BEIRUT - Lebanon's army on Wednesday arrested a senior al-Qaida-linked militant described by security sources as a "mastermind of car bombs" that targeted Shi'ite areas of the country.
Security sources said the arrest of the "terrorist" Naim Abbas could help uncover radical jihadi cells in Lebanon, which have been ratcheting up attacks against the army and against the political and militant Shi'ite group Hezbollah.
The surge in violence in Lebanon is linked to the three-year conflict in neighboring Syria, with sectarian tensions between Sunni and Shi'ite Muslims rising on both sides of the border.
Hours after Abbas's arrest, security forces found two booby-trapped cars - one loaded with 100 kg of explosives in the Corniche al-Mazraa district of central Beirut and another in the village of Arsal, near the border with Syria.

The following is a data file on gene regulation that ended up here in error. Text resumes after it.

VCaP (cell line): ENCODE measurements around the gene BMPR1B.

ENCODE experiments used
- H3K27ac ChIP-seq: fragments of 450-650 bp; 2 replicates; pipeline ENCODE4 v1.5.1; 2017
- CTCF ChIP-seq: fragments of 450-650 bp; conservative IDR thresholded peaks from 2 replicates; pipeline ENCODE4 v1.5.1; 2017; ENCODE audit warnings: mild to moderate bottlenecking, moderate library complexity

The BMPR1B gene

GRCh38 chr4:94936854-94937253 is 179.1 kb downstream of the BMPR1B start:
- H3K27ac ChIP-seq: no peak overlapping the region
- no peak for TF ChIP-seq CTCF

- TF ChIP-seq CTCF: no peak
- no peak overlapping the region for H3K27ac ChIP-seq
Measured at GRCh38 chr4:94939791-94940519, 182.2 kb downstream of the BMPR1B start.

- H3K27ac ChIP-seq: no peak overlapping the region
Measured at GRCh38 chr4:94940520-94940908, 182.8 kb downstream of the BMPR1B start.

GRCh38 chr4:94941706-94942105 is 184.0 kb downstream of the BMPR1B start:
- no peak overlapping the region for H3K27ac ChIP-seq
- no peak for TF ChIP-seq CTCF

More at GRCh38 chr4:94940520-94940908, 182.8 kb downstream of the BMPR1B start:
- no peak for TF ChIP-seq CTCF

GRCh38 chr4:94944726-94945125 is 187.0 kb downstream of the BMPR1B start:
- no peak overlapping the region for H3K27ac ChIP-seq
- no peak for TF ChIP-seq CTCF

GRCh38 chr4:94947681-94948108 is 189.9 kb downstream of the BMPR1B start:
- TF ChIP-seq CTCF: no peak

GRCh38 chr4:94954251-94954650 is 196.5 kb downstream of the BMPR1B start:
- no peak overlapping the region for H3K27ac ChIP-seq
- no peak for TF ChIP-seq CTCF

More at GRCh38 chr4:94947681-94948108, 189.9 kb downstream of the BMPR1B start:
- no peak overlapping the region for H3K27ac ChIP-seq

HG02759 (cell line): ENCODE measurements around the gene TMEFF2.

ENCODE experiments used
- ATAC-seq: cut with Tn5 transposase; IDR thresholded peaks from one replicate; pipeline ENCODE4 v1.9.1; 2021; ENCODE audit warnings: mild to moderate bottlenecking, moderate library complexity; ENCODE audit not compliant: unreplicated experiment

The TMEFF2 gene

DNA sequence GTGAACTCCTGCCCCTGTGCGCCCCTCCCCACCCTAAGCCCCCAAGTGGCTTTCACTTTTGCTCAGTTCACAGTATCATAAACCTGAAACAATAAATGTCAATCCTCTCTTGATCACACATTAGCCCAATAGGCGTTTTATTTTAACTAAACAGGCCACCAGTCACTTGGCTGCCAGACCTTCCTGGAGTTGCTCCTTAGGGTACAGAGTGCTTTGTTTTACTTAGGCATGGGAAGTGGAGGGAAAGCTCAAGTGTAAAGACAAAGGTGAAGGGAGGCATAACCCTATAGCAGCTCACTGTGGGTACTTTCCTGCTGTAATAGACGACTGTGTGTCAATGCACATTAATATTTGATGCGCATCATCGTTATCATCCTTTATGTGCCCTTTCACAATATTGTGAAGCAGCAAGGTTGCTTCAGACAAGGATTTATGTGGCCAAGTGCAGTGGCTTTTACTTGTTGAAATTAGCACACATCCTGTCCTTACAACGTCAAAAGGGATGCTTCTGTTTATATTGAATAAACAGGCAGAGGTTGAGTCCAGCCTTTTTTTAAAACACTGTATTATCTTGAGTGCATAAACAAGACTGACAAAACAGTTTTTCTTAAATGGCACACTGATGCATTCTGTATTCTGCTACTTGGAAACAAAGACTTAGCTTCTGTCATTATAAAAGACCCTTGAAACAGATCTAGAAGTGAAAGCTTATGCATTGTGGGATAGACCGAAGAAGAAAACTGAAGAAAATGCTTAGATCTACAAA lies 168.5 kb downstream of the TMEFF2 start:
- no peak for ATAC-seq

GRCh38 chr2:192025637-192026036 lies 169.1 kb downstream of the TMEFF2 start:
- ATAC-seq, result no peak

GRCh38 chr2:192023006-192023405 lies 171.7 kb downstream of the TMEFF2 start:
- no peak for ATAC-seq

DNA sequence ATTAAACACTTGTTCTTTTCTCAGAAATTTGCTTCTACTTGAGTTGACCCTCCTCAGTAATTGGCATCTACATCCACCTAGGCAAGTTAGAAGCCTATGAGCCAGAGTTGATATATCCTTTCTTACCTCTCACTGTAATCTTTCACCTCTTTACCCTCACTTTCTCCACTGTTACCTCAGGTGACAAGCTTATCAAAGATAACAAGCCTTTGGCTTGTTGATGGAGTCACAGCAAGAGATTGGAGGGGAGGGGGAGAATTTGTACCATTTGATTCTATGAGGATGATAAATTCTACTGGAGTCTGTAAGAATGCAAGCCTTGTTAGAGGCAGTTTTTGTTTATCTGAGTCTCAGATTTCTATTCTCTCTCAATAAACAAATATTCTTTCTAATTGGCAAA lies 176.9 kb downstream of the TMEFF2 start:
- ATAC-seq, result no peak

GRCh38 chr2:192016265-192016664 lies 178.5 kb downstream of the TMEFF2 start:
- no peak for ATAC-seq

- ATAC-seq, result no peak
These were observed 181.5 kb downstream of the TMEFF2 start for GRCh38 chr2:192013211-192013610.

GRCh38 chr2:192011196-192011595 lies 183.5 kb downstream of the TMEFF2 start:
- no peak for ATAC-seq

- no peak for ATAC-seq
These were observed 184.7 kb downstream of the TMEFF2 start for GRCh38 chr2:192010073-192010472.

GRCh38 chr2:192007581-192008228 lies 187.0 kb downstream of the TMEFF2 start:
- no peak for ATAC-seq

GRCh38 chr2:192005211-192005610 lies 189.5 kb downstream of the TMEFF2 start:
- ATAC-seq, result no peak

"It was he (Abbas) who confessed and gave the location of these two cars. So far two cars have been discovered but many more will follow," a security source told Reuters.
Abbas, a Palestinian, was snatched from his house in a Beirut suburb in a special operation led by the Lebanese army early on Wednesday morning.